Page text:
DEAR MISS MANNERS: Using the standard "please leave message after tone" on an answering machine is as short, concise and polite as can be. Trained telemarketers always hang up. Friends and family always leave brief messages.
What is the correct way of dealing with unknown people who repeatedly call and only say "Hello? Hello?" and then hang up without providing name, number or message?
Many local telephone companies offer a callback feature, but at $1.25 for each use, it is an expensive way of leaving a polite message on the caller's answering machine.
Are there legal remedies to repeated dumb callers, or are they beyond hope? Are they dumb callers or criminals intending to do bad things? What are your thoughts?
GENTLE READER: Truthfully, my concern is why you are so eager to talk to dumb people, as you have characterized them. But Miss Manners challenges you to swear that you never, ever mistook a recording for a person. Oh, sure you did.
The mechanical solution would be to subscribe to Caller ID so you would have a list of your callers, although whether that would be cheaper Miss Manners cannot say. Nor does she understand why you would be happier knowing who dialed a wrong number, who changed his mind about calling you and who succeeded in reaching you later.
In regards to the etiquette of the situation, she does not advise calling back people who did not intend to leave you messages. As they did not get through to you, the inconvenience to you does not seem to be major.
DEAR MISS MANNERS: I hope Miss Manners will pardon this frivolous observation, but it's amazing how many ramifications there are even to such simple rules as, "Ladies remove their gloves before eating."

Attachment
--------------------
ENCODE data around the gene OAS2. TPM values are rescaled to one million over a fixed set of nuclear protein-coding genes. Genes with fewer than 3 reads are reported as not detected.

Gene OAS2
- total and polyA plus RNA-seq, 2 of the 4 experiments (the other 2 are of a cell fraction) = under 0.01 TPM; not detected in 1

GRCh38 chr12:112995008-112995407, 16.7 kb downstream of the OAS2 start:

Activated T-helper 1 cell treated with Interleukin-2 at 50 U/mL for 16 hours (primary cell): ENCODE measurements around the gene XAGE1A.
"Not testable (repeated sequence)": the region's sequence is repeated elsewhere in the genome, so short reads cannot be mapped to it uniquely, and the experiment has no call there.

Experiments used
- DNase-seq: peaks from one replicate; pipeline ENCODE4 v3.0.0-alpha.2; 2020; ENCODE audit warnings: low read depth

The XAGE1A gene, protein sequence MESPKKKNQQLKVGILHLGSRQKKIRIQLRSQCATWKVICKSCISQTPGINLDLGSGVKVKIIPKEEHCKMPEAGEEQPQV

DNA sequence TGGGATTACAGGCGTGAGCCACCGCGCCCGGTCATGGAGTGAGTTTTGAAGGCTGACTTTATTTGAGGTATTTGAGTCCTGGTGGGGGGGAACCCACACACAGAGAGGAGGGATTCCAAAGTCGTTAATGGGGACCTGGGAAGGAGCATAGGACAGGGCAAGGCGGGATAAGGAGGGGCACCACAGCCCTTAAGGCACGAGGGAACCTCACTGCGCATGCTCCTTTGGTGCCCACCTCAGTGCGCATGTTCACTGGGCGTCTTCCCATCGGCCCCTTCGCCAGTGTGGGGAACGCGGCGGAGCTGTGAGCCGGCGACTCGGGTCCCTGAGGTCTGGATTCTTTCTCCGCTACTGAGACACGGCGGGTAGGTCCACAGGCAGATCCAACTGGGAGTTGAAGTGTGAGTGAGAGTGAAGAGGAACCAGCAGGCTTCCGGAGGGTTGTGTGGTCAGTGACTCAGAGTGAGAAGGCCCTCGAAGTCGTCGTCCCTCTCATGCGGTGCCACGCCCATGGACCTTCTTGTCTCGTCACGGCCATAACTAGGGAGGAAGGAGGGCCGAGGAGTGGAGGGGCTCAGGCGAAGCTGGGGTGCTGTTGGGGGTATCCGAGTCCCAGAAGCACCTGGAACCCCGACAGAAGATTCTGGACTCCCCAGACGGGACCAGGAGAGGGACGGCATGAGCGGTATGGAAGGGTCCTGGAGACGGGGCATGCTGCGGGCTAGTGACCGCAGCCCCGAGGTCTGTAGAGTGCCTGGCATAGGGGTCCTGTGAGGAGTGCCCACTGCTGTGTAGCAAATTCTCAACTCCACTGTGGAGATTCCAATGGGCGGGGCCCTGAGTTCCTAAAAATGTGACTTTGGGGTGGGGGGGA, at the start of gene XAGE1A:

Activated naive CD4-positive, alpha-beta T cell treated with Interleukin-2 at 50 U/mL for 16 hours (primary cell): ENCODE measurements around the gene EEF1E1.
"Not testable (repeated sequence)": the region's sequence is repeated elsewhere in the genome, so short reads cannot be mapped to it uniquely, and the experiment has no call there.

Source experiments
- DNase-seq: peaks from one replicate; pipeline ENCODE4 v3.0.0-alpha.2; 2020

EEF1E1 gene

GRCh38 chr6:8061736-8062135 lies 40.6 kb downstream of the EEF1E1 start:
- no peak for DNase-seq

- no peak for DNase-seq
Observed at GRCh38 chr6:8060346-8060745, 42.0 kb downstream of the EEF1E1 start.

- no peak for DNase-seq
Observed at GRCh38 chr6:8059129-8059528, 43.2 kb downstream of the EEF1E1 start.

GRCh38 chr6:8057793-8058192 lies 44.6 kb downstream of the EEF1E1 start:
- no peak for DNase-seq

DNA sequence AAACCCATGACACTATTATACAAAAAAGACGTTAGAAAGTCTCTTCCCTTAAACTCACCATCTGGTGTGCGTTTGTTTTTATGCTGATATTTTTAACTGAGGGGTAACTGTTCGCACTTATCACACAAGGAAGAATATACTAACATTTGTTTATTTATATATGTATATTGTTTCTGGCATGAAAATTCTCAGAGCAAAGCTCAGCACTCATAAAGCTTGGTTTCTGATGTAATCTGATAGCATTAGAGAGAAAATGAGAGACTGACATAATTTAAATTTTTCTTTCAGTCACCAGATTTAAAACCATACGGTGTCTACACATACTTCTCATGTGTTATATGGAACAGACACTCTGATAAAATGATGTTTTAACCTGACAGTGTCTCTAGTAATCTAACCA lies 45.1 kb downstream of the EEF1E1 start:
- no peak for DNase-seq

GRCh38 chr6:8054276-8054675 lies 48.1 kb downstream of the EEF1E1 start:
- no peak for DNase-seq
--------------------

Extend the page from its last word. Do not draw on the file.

When a lady removes her gloves for dining, where do they go? Are they folded into the evening bag, which may or may not be large enough to accommodate them? Draped over it? Do ladies bring evening bags to the table?
At what point does the lady resume wearing the gloves? Does she retire to the ladies' room, or pull them on as a matter of course after the meal? As Miss Manners points out, glove wearing is not common these days, but I do think that forewarned is forearmed.
GENTLE READER: You do realize, don't you, that we are talking about a white-tie dinner, probably with dancing, where ladies would wear above-the-elbow white gloves? Not about ordinary occasions, when a lady would stuff her mittens in her coat pocket and not see them again until she goes back out into the cold?
If the lady is served a drink before dinner, she must remove her gloves before taking it. Should she abstain, she would remove them at dinner, laying them across her lap, or under or over her evening bag. As she is probably wearing satin or silk, they slide right off, giving her a chance to become acquainted with her dinner partner as he dives down to retrieve them.
She may put them on after dinner if there is dancing or it is time to go home, but not if she will again be touching food or drink. Proper gloves are refreshment enough.